In December 1996, City and Caltrans entered into a co-op agreement for the Otay Mesa Road Widening Project, CIP 52-619.0. This project provides for widening of Otay Mesa Road from four lanes to a six lanes from the easterly terminus of State Route 905 to Harvest Road. The project includes the use of concrete median barriers and stamped concrete medians along selected portions of the road. The project length is approximately 5.2 miles.
This project was required to accommodate the increase in commercial truck traffic generated by the federal improvements to the Otay Mesa Port of Entry, the closure of the commercial vehicle inspection station at the San Ysidro Port of Entry, and the anticipated increase in vehicular traffic as a result of the enactment of the North American Free Trade Agreement.
As part of the cO-OJ:1 agreement the City also agreed to allow Caltrans to use the widened Otay Mesa Road as interim State highway, while Caltrans was constructing State Route 905.
When Caltrans completes State Route 905, Caltrans will return Otay Mesa Road back to the City. Prior to returning the road back to the City, Caltrans will address all maintenance repairs of Otay Mesa Road. from the easterly terminus of State Route 905 to Harvest Road. Upon completion of all maintenance works, City agrees to accept ownership, operation and maintenance of the 'road.
In addition to having Otay Mesa Road repaved, City staff has requested that Caltrans include additional structural improvements including a bike lane, sidewalk enhancements, and gutter repair.
Caltrans has allocated $4.5 million for the repaving of Otay Mesa Road. Caltrans has stated that the scope of work only includes the repaving of Otay Mesa Road and does not include any additional improvements that City staff would like to make. In light of this information, City staff is currently analyzing whether it would be beneficial for the City to have Caltrans transfer the funds ($4.5 mil:lion) to the City to complete this project.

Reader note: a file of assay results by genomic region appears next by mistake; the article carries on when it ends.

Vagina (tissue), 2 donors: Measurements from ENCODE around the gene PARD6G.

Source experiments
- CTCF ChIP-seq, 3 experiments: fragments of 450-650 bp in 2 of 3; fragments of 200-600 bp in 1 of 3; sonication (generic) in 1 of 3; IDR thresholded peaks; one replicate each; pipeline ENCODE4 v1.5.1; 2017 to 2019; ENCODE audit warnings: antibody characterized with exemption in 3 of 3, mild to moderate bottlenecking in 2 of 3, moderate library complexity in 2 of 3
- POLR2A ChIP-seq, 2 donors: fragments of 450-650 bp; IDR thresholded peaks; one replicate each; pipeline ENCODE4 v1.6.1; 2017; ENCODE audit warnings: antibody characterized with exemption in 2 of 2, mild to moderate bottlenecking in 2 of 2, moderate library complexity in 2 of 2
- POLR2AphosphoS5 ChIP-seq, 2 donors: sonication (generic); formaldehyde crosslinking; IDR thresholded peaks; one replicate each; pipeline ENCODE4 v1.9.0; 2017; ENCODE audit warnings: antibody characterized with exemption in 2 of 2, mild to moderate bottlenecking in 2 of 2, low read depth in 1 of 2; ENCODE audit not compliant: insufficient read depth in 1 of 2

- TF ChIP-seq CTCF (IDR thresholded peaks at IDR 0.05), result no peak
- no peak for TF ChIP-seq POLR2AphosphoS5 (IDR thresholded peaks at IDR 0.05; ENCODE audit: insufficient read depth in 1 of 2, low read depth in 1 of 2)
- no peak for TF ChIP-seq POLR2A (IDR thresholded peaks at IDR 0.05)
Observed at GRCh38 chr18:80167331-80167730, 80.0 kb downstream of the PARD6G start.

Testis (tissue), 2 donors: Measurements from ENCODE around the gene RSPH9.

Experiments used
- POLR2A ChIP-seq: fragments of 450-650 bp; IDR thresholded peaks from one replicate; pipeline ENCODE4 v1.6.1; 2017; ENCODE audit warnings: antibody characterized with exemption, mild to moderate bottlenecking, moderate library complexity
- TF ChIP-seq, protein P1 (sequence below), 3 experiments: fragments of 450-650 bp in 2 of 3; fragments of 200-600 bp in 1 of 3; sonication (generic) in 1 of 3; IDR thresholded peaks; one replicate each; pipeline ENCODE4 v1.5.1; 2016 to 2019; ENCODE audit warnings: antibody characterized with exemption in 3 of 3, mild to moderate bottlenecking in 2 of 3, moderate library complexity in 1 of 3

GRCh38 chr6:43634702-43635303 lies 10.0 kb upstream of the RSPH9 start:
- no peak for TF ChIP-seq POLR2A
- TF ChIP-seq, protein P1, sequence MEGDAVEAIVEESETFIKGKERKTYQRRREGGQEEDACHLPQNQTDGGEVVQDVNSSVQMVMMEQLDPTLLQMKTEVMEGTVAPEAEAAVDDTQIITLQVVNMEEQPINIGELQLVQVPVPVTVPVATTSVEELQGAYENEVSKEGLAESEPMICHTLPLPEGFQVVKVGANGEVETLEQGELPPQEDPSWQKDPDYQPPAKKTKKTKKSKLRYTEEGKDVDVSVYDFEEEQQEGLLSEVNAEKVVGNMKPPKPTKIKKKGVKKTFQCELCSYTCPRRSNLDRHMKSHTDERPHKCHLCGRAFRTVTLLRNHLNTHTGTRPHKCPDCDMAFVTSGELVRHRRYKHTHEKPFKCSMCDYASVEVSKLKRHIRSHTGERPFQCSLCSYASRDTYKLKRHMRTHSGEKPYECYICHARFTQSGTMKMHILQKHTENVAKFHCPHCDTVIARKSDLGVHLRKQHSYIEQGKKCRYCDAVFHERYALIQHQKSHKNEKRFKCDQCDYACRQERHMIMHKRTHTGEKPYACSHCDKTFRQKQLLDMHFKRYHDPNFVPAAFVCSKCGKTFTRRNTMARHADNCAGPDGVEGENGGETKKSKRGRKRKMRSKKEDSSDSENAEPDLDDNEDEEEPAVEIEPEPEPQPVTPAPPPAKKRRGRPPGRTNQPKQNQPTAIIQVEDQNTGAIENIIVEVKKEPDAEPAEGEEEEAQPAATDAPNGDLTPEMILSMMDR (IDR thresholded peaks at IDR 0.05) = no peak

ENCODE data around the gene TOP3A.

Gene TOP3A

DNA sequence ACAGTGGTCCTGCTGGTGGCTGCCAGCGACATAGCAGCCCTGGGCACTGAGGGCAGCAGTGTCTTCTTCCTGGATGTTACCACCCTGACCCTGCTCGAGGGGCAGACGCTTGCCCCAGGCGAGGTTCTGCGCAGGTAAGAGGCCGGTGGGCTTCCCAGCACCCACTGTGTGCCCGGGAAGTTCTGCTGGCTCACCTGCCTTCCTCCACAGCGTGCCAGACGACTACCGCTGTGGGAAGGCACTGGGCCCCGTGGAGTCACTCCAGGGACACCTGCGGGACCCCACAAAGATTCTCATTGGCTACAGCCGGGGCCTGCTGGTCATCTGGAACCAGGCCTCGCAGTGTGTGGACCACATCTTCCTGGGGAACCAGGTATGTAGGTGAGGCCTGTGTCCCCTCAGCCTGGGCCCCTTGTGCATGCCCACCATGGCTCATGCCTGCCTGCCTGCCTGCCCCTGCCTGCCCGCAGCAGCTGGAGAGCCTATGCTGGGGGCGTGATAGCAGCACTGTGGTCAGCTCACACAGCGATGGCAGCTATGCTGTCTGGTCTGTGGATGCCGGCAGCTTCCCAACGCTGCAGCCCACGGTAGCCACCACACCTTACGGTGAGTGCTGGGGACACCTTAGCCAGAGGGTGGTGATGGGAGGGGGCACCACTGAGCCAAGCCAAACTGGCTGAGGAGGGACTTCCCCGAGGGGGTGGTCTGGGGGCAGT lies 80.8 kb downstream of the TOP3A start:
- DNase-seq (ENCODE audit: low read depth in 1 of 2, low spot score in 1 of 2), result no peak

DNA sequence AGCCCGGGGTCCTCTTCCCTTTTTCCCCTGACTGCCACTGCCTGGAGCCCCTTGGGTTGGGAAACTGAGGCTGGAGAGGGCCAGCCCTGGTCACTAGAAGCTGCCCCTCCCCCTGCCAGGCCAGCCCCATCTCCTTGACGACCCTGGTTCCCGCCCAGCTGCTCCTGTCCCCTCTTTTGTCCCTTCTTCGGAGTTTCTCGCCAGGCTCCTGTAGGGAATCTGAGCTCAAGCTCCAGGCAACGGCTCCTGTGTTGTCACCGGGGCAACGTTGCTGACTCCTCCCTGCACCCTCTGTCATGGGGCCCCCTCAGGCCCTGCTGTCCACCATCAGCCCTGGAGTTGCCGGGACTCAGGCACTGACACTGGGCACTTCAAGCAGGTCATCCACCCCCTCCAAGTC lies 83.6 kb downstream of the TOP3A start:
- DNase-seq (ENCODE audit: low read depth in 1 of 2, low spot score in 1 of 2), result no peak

City staff believes there is a possibility that if the project were managed by the City, the additional improvements would be able to be accomplished with the $4.5 million that Caltrans has allocated for the relinquishment improvements. This analysis will be complete in approximately two weeks. If it is determined that the additional work mentioned above can be achieved more efficiently by transferring the funds to the City, I would request that staff work with Caltrans to arrange for the transfer so that work can begin as soon as possible.
If any additional funds are necessary for the Otay Mesa relinquishment improvements project, then at that point funds would be withdrawn from Caltrans' potential funds for the Virginia Avenue pedestrian border crossing project. It is imperative that the Virginia Avenue project retain any future funding.
The Virginia Avenue project is necessary for the community of San Ysidro and the bi-national region, which is in 'dire need of a proper pedestrian border crossing facility. The pedestrian border crossing project is estimated to cost $8 million. As you know, GSA has announced that there is $4 million available to fund this project. Caltrans has stated that they could commit another $4 million if the cost of the relinquishment of Otay Mesa Road does not exceed $4.5 million. Additionally, the City has been granted land by the developer of The Outlets at the Border. The rights fo this land were granted to the City with the stipulation that the project breaks ground by the year 2015.
Thank you for your attention to this matter. For your information - I have attached the co-op agreement between the City and Caltrans.
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